Relatedly, the attempt to rip misogynist slurs from their roots to try to redefine them doesn't fly. "I'm using it in the European way" is just a cynical ploy to justify the continued use of misogynistic language that feels good to use. "Asshole" just doesn't have the zing! of "cunt," which is why we get these tortured explanations about how "cunt" isn't being used in the misogynistic way, but in the British or European way, where the word's ubiquity is fallaciously used as evidence that the word has lost all its meaning.
Throwing around the word cunt as if it has no meaning anymore—or some "new" meaning separate from gender—is ignorant and lazy, and contributes, in spite of all protestations to the contrary, to a culture of inequality.
2. I use it. My using the word cunt to describe myself and a man using it to describe another man are fundamentally different contexts. To pretend that this difference is not patently fucking obvious is what August calls a fabricated belief. No one with two brain cells still knocking together honestly believes that white people using the n-word as an insult and black people using it for any reason are equivalent, nor that a gay man describing himself as a faggot is the same as Ann Coulter describing John Edwards as a faggot. And no one should have the slightest bit of trouble wrapping their heads around the idea that my (or other women) reclaiming the word cunt (or bitch, or other sexist euphemisms) to describe ourselves is not the same as a man using it as an insult.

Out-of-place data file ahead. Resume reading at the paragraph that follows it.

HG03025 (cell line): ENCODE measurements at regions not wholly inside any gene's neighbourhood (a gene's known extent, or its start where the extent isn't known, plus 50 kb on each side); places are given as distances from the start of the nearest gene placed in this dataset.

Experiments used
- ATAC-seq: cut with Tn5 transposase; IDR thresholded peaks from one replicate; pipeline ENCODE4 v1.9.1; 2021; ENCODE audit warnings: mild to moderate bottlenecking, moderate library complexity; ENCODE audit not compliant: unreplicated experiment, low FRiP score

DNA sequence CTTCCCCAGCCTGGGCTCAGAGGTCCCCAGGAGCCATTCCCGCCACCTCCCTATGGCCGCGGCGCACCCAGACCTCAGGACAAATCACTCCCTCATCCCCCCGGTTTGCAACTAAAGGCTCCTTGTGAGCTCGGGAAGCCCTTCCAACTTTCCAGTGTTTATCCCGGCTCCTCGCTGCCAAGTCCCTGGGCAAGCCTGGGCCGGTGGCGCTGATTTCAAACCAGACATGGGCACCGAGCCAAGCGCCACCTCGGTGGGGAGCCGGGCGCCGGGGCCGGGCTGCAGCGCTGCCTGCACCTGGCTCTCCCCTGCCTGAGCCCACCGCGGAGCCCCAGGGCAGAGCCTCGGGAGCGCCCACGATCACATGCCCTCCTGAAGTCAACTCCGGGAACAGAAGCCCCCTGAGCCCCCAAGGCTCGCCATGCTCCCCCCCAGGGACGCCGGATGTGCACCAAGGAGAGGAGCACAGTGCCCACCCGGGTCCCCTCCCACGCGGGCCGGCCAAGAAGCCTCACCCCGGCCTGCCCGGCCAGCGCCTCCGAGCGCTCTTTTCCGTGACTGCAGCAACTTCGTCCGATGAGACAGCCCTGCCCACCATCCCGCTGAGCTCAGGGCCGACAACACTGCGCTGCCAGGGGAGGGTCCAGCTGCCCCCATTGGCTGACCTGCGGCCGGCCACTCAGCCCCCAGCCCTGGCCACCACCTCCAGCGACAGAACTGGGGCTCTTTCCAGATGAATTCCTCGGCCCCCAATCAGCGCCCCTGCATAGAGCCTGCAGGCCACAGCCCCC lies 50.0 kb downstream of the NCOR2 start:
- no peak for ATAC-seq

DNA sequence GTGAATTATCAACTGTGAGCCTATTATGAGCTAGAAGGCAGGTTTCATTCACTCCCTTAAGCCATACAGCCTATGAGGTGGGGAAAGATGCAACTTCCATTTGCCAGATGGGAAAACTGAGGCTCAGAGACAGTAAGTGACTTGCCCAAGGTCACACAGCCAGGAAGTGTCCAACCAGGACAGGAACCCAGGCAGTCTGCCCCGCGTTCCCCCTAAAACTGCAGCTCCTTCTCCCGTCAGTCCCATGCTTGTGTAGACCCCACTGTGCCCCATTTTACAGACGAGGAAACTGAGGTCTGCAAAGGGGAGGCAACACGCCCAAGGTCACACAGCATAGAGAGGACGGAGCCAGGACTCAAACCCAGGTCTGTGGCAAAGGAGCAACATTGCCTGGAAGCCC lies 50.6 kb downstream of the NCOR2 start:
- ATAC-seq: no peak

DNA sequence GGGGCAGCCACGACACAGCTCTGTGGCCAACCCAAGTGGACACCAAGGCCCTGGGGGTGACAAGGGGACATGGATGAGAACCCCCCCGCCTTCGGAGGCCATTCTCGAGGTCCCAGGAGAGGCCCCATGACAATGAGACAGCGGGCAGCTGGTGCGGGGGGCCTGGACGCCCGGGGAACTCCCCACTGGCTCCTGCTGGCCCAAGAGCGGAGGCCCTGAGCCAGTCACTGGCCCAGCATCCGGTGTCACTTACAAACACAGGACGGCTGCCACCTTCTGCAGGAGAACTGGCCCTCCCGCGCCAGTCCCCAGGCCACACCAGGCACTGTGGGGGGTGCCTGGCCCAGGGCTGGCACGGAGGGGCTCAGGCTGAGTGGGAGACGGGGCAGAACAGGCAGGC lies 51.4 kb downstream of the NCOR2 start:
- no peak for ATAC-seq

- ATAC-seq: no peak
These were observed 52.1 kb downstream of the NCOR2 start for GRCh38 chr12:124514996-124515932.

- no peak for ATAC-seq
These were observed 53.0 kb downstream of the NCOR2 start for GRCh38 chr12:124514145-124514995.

I love the word cunt, and I'm all for reclaiming it—but reclaiming "cunt" is about a woman wearing it herself and wielding it ironically, which is necessarily as a compliment, not an insult. If I call my girlfriend "a beautiful cunt" for expertly handling a sexist wanker, that's got reappropriative power. If I call her "a dumb cunt" because she does something foolish, not so much.
There are ways to use words and there are ways to use words—and knowing the difference, rooting out the subversive context from that which simply perpetuates oppression, is not remotely difficult.